Headline January 17, 2018/ '' 'RECKONING -SYRIAN- REFUGEES' ''


WITH DESPAIR, TRUE, the optimism begins..............

The optimism of the man who expects nothing, who knows he has no rights and nothing is coming to him, who rejoices in counting on himself alone and in acting on alone for the good of all.

That's philosopher, and master thinker Jean Paul Sarte for you all. The World Students Society stops to pay respects to his great memory.

THE HOVERING SHADOWS OF MISERY AND DEATH and Lebanon's Syrian  refugees reckon up to the misery of winter storms, lashing winds and plummeting temperatures, drenching standing water, without a hope, without a prayer, without as much of any glimmer..............

And all the world can ever do, is lull into a lullaby. All that ever leads to is the Silence of Death.
ROZAN QARQO lives with her husband and four children in a tiny room in an unfinished building,  where they share a bathroom with other Syrian refugees.

Her husband sells paper cups of cardamom-flavored Arabic coffee on the streets of the Lebanese port city of Sidon to earn a few dollars to buy bread and vegetables.

But despite their dismal life in Lebanon, the family which fled Syria's central province of Hama six years ago, has no plans to return home. Nor do the 160 other families who live in the Ouzai compound - or most of the other 1.2 million Syrian refugees who live in Lebanon.

''I will not take my children back to death and hunger,'' said Qarqour, 32, as she sat with other women on the floor cutting  fresh fava beans that would later be cooked with rice on a small gas burner.

A much touted Russian initiative to facilitate the return of refugees of Syria's 7 year-old war from around the region appears to have fizzled out, with only a tiny fraction of the nearly 6 million who fled their country since the start of the conflict in March 2011 returning home.

The Russian military says 114,000 Syrians have returned home since the beginning of 2018. The U.N. refugee says it has verified only 37,000 refugees who have voluntarily returned last year.

Syria's war has displaced half the pre-war population of 23 million people, of which 5.6 million have fled the country.

In Lebanon, where Syrians make up nearly a quarter of the population, most of the refugees say they intend to stay put, citing economic concerns, ongoing fighting and destroyed homes.

The Qarqour family's region of Sahel al-Ghaeb is still in rebel hands and often gets bombed by the government, and their home has been destroyed. There are no jobs there, Qarqour says, and she hopes they can resettle in a third country, although the family has not yet applied.

The fighting has wound down after seven years of brutal war. Using overwhelming military force, and with help of Russian airpower and Iranian backed militias on the ground, President Bashar Assad has retaken key cities and major populations centers in Syria.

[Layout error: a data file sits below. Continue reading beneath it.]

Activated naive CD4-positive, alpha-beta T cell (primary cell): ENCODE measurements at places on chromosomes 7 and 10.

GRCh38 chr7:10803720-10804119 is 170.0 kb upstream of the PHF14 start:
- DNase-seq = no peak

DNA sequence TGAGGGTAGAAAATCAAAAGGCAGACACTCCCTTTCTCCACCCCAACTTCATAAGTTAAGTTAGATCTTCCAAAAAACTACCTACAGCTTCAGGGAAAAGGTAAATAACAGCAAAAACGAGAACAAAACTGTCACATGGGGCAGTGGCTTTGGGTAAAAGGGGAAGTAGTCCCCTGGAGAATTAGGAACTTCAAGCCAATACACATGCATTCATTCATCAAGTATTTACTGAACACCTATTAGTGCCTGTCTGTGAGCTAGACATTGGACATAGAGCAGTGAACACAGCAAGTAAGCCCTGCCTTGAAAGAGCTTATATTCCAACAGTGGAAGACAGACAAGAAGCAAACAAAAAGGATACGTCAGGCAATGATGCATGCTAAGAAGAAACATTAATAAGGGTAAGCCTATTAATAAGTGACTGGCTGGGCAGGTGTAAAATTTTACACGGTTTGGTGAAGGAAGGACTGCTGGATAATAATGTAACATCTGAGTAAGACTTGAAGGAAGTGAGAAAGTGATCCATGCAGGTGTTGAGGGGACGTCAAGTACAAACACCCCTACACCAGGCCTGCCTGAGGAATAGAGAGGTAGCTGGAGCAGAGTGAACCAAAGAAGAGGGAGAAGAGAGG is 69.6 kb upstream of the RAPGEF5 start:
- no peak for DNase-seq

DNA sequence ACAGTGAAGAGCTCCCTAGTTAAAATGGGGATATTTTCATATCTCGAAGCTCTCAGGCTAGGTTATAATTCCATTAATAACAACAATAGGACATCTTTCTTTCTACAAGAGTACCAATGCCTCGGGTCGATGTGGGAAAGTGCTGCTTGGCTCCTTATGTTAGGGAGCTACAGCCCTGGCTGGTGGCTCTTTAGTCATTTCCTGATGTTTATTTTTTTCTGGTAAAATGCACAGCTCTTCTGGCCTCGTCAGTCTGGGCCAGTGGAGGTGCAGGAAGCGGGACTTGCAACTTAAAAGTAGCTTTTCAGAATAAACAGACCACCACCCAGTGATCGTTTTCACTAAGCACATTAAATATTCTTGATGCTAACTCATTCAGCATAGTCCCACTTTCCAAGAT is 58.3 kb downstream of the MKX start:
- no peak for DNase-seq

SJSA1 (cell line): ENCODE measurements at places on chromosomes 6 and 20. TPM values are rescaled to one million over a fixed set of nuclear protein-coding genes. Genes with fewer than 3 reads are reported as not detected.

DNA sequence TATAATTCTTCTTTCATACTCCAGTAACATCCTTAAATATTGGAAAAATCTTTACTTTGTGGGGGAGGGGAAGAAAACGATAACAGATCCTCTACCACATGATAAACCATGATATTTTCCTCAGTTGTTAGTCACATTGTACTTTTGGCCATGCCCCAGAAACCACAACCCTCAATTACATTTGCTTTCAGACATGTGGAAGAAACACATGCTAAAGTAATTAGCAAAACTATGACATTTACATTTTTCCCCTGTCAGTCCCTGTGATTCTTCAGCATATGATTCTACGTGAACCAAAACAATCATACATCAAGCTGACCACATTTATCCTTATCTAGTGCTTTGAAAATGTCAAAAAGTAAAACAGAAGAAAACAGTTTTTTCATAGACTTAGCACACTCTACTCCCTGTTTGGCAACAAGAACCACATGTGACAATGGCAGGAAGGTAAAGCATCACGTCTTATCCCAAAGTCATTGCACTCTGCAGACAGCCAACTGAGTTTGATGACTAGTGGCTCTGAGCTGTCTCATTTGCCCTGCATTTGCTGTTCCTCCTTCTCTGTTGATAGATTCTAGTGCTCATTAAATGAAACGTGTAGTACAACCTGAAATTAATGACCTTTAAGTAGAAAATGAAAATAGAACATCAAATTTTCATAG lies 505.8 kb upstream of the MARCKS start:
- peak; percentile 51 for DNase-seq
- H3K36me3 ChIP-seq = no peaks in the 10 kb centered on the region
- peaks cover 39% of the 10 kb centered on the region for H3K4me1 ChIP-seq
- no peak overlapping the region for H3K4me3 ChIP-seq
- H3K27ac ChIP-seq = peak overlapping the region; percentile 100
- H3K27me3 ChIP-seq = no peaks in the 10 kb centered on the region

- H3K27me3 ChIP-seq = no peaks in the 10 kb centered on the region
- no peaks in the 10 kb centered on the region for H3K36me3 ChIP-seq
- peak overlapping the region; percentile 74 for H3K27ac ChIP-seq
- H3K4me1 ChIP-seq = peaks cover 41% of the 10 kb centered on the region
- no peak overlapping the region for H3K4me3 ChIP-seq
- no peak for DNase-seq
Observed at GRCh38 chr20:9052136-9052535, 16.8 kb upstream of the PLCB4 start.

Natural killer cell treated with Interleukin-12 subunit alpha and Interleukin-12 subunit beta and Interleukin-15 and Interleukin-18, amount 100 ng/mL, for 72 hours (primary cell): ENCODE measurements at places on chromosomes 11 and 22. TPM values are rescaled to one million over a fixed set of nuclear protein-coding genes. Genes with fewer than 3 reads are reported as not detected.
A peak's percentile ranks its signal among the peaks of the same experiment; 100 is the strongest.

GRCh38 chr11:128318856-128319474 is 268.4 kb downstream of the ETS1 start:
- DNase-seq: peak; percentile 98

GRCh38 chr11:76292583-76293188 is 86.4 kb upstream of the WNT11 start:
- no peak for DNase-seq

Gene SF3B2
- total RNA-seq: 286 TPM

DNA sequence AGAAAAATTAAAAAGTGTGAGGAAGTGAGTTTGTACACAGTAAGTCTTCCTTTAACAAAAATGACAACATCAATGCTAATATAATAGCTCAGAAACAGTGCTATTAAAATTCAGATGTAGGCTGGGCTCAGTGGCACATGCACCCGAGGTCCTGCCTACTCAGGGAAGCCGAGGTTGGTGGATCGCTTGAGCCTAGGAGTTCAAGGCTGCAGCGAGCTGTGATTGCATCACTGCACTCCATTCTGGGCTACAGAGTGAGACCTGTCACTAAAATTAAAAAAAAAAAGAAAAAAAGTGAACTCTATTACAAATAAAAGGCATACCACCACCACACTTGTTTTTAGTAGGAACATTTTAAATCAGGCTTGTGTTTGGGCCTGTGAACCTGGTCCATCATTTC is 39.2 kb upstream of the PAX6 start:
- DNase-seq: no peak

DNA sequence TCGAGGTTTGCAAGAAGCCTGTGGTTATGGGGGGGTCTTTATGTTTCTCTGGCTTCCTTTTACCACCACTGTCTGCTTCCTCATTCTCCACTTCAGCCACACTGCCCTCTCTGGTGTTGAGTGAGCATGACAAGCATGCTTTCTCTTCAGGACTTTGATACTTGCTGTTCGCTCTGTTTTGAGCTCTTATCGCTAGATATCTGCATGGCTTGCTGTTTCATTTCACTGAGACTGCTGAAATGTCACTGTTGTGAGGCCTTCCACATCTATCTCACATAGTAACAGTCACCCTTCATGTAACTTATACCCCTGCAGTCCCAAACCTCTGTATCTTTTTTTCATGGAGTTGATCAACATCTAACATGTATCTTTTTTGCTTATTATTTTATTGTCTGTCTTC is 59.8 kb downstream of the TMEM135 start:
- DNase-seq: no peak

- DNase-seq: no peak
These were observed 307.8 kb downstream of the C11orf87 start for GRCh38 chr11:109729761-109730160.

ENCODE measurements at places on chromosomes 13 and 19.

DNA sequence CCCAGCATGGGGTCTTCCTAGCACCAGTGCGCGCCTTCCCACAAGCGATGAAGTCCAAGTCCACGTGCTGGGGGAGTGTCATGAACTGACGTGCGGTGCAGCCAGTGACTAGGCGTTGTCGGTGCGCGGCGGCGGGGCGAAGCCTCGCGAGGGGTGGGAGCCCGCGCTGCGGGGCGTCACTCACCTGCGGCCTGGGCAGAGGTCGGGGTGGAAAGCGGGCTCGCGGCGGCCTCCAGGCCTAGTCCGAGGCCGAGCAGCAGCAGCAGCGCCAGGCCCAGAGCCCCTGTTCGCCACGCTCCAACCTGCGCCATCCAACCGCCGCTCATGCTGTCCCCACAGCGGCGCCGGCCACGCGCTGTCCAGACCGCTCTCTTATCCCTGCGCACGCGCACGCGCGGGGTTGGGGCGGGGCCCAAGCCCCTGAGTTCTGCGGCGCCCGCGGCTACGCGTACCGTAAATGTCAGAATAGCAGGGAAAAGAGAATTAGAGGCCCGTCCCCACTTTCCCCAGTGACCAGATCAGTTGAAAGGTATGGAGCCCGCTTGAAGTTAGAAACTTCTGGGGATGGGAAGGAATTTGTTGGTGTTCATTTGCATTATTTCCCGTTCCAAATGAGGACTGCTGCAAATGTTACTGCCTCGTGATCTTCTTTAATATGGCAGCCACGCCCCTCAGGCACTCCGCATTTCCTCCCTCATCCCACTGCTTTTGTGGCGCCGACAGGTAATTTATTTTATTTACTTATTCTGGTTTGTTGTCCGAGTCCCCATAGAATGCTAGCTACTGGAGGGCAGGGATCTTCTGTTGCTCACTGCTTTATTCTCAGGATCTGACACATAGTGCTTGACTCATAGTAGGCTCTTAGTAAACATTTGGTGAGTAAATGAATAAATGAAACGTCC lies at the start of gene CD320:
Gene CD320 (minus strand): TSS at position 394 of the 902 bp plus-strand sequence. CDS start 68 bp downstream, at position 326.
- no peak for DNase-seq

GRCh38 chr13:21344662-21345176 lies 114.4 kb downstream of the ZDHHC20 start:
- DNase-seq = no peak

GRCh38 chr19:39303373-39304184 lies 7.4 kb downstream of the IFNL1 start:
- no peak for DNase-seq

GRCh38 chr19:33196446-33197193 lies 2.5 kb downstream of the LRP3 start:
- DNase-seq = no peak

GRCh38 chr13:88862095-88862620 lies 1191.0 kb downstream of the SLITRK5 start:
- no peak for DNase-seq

But most refugees say they do not feel safe returning while they government they fled is still in place.

Fighting continues in some areas, while others are in ruins. Many are worried that their sons could be picked up for conscription or detained, harassed or imprisoned if they go back. Others worry they won't find jobs.

Meanwhile, many have put down roots across the region and in Europe, and do not want to risk losing what they built by returning to Syria.

Russia, a key ally of Asad is eager to show a return to normalcy in Syria and has pushed to repatriate Syrians who fled.

However, the  U.N. has expressed concern about a premature return before the situation stabilizes  and without guarantees for returning refugees.

Russian Defense Minister Sergei Shoigu said in August that ''all conditions are in place'' for the return of 1 million refugees, quoting progress in restoring infrastructure and the fact that hostilities have largely subsided.

At the height of the conflict, the number of  registered Syrian refugees in Lebanon reached 1.2  million, making the tiny Mediterranean country the biggest host of refugees per capita in the world.

Today there are about  940,000, after some returned to Syria or were resettled in other countries, according to Lebanon's Minister of State for refugee affairs Mouin Merhebi.

Merhebi said about 12,000 Syrian refugees have returned home from Lebanon since June. His numbers are much lower than those released by Lebanon's General Security Directorate, which says more than 87,000 have returned.

Merhebi, a harsh critic of the Syrian government and its Lebanese ally Hezbollah, said some of those who have been registered as returnees go back and forth between the neighboring countries.

With respectful dedication to the Refugees all,  Leaders, Students, Professors and Teachers of the world.

See Ya all prepare for Great Global Elections and ''register'' on : wssciw.blogspot.com - The World Students Society and Twitter-E-!WOW! - the Ecosystem 2011:

''' Hardships Hardening '''

Good Night and God Bless

SAM Daily Times - the Voice of the Voiceless


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